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Valley Talk
Samuel Arthur Robertson

by Mike Cox
Mike Cox
Late in life, Samuel Arthur Robertson sat down to write a letter to the sixth graders of the Highland School District in San Benito.

Born in Missouri in 1867, Robertson went to work for the Santa Fe Railroad in 1887 and learned railroad construction crosstie by crosstie. In 1903, he got the contract to lay the first tracks to the Rio Grande Valley, a rail line connecting Corpus Christi with Brownsville.
Brownsville Texas depot
Aerial view of the depot in Brownsville
Postcard circa 1918 courtesy texasoldphotos.com
Robertson went on to found the city of San Benito and later supervised construction of an irrigation system capable of watering 68,000 acres. He also built a system of rail feeder spurs across the Valley and established the area’s first ice plants to facilitate the shipment of produce from the farms that sprang up because of the irrigation network he helped develop. While he was at it, he served as San Benito’s first postmaster and twice as sheriff of Cameron County.
San Benito TX Samuel Arthur Robertson House
Samuel Arthur Robertson House in San Benito
Vintage photo courtesy Cruse Aviation

Anyone reviewing his record would think Robertson had been proud of his many achievements, and he was – to an extent. But as his letter reveals, age mellowed him considerably.

Robertson built his letter as systematically as he must have laid track. He set down a utilitarian beginning, merely an acknowledgment that he was complying with a letter from the students “asking for something of interest which happened in [the] Highland Community long ago,” but he picked up steam as he went forward.

Even though settlement developed along the lower Rio Grande in Spanish colonial times, when Robertson first saw the Valley, “the longhorn cows, deer, coyotes, Mexican lions, javelinas, wild pigeons, turkeys and chacalacas, which lived happily in the jungle along the Resaca where your school now stands, were not disturbed.”

That soon changed.

“This region got its first real shock in June 1904,” Robertson continued, “when I crossed the Arroyo Colorado with an army of…laborers and some old ‘wheezy’ wood burning locomotives, pile drivers, etc., building the railroad through the jungle to Bessie (now San Benito) and on to Brownsville.”

All the wildlife and “young and old Mexicans were scared to death of these wild Irish, [blacks] and locomotives, and their fear was well founded, for it meant so-called civilization and progress was about to arrive and these people’s happy lives were about to end….The wild animals were killed and ran away, and these real Americans whose ancestors had lived happily in the jungle for a thousand years had to go to work with pick, shovel and hoe or go to bootlegging for an existence.”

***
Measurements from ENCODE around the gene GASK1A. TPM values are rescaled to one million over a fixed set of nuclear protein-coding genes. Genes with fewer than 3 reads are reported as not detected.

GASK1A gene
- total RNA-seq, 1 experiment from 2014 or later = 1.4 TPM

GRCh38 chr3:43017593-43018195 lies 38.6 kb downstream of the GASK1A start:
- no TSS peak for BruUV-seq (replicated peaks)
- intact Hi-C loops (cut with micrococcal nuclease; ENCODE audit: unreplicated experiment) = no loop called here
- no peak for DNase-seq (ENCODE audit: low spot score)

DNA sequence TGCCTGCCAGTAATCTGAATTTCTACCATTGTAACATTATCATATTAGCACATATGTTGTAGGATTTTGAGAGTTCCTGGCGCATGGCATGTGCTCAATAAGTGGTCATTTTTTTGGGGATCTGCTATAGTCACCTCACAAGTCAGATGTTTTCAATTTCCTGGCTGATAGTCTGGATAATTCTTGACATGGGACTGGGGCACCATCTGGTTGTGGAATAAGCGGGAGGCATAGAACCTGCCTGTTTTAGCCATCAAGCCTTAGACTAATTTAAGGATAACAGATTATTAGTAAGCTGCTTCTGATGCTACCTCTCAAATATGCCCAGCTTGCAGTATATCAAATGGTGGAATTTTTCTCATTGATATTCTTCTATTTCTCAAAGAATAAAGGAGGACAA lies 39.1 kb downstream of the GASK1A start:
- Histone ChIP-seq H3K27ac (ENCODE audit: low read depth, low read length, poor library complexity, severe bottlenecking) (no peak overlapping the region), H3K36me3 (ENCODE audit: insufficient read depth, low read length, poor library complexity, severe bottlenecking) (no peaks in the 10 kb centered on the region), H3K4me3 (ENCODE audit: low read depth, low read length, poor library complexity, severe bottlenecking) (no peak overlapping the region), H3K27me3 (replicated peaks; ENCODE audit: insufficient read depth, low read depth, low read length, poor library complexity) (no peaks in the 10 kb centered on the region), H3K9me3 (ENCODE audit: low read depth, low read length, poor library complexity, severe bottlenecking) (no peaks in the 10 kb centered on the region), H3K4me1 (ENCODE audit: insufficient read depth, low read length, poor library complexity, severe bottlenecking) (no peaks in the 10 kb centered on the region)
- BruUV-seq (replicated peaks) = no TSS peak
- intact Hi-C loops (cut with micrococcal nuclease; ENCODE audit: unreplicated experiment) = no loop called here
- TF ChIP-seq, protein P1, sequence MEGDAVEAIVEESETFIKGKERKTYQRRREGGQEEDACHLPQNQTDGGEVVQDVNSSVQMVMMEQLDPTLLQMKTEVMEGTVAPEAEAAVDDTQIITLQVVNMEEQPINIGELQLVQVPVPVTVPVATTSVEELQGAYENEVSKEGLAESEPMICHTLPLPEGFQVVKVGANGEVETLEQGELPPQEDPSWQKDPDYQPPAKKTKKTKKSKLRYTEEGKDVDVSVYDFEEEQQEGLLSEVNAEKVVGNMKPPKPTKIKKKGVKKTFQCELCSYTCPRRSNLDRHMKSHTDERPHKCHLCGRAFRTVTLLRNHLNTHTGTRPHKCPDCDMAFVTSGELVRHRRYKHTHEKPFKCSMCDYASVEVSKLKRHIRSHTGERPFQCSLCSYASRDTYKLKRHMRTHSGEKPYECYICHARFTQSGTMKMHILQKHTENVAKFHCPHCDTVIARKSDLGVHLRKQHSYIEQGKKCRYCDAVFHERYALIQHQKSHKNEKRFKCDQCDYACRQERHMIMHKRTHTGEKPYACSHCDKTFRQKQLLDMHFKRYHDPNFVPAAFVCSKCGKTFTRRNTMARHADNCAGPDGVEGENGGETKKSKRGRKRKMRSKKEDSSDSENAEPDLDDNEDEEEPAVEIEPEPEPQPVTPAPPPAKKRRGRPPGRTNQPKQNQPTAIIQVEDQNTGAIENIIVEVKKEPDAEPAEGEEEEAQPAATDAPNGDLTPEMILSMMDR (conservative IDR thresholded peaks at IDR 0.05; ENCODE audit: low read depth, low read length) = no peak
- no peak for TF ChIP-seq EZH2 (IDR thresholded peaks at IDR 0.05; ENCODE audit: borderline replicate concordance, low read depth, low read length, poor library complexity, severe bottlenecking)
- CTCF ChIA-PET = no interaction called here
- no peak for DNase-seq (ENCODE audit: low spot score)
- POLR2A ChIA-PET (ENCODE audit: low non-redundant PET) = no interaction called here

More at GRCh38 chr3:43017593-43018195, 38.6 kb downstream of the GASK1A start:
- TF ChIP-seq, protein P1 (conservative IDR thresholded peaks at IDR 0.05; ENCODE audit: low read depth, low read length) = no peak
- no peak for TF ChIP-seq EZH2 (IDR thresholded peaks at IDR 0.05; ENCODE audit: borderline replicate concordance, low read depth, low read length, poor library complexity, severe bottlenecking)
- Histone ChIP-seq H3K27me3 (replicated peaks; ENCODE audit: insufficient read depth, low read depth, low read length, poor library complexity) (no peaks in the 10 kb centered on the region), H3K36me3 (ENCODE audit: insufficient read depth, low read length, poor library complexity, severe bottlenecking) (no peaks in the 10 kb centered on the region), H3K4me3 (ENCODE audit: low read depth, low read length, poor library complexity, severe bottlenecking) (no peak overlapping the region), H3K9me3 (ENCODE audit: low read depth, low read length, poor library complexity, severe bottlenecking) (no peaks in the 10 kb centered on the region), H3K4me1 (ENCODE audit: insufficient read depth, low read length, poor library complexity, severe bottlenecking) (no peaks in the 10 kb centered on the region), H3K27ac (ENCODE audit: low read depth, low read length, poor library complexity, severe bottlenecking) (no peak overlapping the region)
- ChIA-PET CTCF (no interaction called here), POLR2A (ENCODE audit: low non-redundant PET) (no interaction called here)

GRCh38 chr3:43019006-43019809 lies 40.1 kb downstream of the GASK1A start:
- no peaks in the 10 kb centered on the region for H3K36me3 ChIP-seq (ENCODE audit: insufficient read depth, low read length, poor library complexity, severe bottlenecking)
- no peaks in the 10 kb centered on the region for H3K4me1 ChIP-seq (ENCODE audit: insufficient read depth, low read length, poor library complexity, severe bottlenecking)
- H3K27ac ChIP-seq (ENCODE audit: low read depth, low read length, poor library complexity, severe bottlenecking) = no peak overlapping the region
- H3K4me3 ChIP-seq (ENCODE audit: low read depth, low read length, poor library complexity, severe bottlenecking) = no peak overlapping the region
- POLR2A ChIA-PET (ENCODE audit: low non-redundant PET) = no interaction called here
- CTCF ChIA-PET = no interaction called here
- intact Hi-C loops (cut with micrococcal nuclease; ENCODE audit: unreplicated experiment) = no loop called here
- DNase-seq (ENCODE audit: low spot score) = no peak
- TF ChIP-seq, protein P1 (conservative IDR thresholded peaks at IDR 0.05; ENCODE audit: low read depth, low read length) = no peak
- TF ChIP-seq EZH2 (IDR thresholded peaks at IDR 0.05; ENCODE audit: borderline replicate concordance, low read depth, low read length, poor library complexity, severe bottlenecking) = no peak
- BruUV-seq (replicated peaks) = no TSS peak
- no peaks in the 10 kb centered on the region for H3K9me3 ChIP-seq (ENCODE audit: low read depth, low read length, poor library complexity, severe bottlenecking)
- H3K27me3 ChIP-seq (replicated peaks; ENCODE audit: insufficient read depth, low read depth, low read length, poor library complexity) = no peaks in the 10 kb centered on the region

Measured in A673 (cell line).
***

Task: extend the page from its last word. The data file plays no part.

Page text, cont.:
The Valley soon experienced even more change. Two prominent land owners, Oliver Hicks and James Landrum, engaged Robertson in a handshake deal to build an irrigation canal and lay out the streets for a new town called San Benito.

By November 1906, Robertson had succeeded in raising enough capital to begin construction on the canal. The project, the first major step in transforming the valley from wilderness to farm land, took seven more years to complete.

Like most “boosters” as these early-day wheeler-dealers were called, Robertson made money and lost money. He built the Valley’s second rail line in 1910-11 and sold it for a profit he quickly lost on the San Benito project.

When American entered World War I in 1917, Robertson joined the Army and left the Valley for service in France “broke but happy.” He rose to the rank of colonel, winning a Distinguished Service Medal for building light rail lines under enemy fire. He returned to the Valley after the war and saw the area finally blossom into a major agricultural region that made farmers, suppliers and shippers good money.

But the transformation of the Valley seemed to haunt him as time went on. Near the end of his letter to the sixth graders, the old engineer said something quite remarkable for a man of his time: “I am not overly proud of my part in helping to bring progress and civilization to this region to help ruin the lives of those who were here before me.”

In fact, that sort of sentiment came close to heresy back then, especially in what had come to be called the Magic Valley – home of sprawling citrus farms and a nascent tourist industry that would take off in the early 1950s with construction of the first causeway between Port Isabel and Padre Island.

First Queen Isabella Causeway opened in 1954

The First Queen Isabella Causeway opened in 1954

Postcard courtesy Cruse Aviation
“It is up to you young folks,” Robertson concluded, “to make the Highland District as happy as it was previous to 1904. By hard work, hard study, wide reading and the substitution of sound thinking for optimism and boosting and trusting to luck, I have confidence that you will do this and win.”

Despite sentiments that today would get him labeled as a tree hugger, Robertson still had booster tendencies even late in life. His last big project was Del Mar at Brazos Santiago, the Valley’s first seaside resort.

A hurricane blew Del Mar away in 1933. Five years later, on Aug. 22, 1938, Robertson died in Brownsville.

© Mike Cox - "Texas Tales"

October 12, 2007 column

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